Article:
A key member of the Department of Environmental Protection’s Environmental Quality Board says its vote last year in favor of approving the Regional Greenhouse Gas Initiative (RGGI) was the result of staff “miscommunication.”

Pennsylvania Game Commission executive director Bryan Burhans, testifying before the House Game and Fisheries Feb. 25 meeting, said the agency’s “yes” vote to approve Pennsylvania’s participation in the controversial RGGI was not in the best interests of the Game Commissions mission.

Burhans said the commission has “serious issues” with RGGI, noting that the information and research presented to the PGC by the Wolf administration had not convinced him that RGGI was in the best interest of the game commission.

“Our agency, to be honest with you, we had a miscommunication with our person that voted. We had some concerns and our vote wasn’t necessarily going to be a ‘yes’ on that RGGI policy, just because so many questions weren’t being answered appropriately in the meetings,” Burhans said.

Burhans did not go into detail about what specifically those concerns were, but I pointed out that cap and tax schemes such as RGGI would negatively impact PGC finances as the commission has substantial leases for natural gas production.

Last year’s meeting of the Environmental Quality Board (EQB), which is tasked with adopting all Department of Environmental Protection (DEP) regulations, resulted in a vote of 15-4 in favor of adopting Gov. Tom Wolf’s rogue executive actions to enter Pennsylvania into the Regional Greenhouse Gas Initiative (RGGI).

That the agency tasked with managing the Commonwealth’s wildlife and forests says it is opposed to RGGI after voting in favor should be headline news. It is also puzzling how such an important vote was entrusted to an alternate.

As executive director, Burhans is typically the person who represents the game commission at EQB voting meetings. He testified that a different staff member voted for the game commission. A review of the voting tally reveals the staffer was PGC geologist Jeffery Painter.

But what troubles me most is this follows a pattern of mismanagement and a disturbing lack of transparency at the PGC.

In May 2019, then state Auditor General Eugene DePasquale released the results of a three-year financial audit of the PGC in which he found that the PGC is sitting on $72.8 million, plus seven escrow accounts – one containing $6.5 million in addition to the $72.8 million – that the PGC’s Chief Financial Officer did not know even existed. DePasquale concluded that management and bookkeeping at the PGC were so fraught with pitfalls there was “potential for theft of funds,” adding “the commission needs independent oversight going forward.”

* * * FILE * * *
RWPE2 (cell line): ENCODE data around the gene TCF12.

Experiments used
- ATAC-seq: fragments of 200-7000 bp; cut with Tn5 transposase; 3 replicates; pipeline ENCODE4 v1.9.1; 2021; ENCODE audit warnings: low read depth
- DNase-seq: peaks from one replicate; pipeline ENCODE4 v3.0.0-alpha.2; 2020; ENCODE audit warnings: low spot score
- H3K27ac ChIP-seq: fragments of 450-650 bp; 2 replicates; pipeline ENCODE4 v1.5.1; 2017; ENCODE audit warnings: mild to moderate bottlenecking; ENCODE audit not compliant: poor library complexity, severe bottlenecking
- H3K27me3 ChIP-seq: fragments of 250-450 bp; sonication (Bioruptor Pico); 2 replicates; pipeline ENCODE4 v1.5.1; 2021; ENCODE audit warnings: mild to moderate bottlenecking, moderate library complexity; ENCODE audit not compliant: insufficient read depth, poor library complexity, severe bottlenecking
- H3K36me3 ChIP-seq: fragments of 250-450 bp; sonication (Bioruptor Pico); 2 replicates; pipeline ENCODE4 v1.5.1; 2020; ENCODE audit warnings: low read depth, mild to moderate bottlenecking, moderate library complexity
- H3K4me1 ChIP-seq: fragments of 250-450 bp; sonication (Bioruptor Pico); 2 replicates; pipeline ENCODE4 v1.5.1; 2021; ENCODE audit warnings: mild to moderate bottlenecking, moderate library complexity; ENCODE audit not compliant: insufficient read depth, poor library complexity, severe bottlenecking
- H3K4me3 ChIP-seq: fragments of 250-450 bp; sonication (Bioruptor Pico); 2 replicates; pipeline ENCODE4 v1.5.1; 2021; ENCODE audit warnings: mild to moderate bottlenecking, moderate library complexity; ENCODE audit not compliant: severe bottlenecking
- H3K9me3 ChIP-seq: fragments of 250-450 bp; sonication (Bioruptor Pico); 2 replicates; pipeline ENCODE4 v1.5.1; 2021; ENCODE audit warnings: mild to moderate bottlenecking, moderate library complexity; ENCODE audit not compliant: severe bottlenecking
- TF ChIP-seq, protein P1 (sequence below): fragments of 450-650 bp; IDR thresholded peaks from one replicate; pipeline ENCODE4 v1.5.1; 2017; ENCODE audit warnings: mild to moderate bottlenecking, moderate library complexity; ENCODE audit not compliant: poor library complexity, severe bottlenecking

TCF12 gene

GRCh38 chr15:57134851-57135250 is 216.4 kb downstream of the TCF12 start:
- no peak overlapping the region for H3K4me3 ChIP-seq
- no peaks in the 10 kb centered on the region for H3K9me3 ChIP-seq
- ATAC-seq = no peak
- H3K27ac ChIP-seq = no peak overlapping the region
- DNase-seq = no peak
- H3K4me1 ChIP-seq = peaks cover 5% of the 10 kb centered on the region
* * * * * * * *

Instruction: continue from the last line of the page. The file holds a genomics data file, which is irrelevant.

Burhans claiming the yes vote on RGGI was a “miscommunication” is artful wordsmithing. A vote can only go two ways, yes or no. A miscommunication on a yes vote leaves only a no vote as the alternative, meaning yet another PGC mistake was made.

But this is only part of a pattern.

When PGC changed deer season opening day in 2019, it did so despite significant opposition from the deer hunting community.

Three years later, there is plenty of testimony among deer hunters and the small rural businesses which cater to them that the change in the opening day has been a disaster economically and socially.

A recent survey commissioned by the Pennsylvania Game Commission allegedly showing support for the change of opening day was based on responses from 2,009 license purchasers, a minute fraction of the nearly 900,000 licensed hunters – hardly what one could call an accurate and thorough vetting.

Yet, PGC is not open to learning new facts and considering changing course. Worse than that, we no longer even know what our deer harvest is anymore! It is now “estimated” since the PGC did away with in-person checking of harvested deer.

And how is the PGC managing our state bird? By its own admission, PGC says ruffed grouse suffers largely from habitat mismanagement. Ruffed grouse depend on young forests to thrive. In Pennsylvania, only about 8 percent of public and private forests are made up of young forests – a 70-year-low. One would think that a decrease in revenue from the RGGI plan would further hamper efforts to revive the grouse.

How long must Pennsylvania sportsmen and women endure an agency that acts with impunity and no regard for the mission it portends to pursue?

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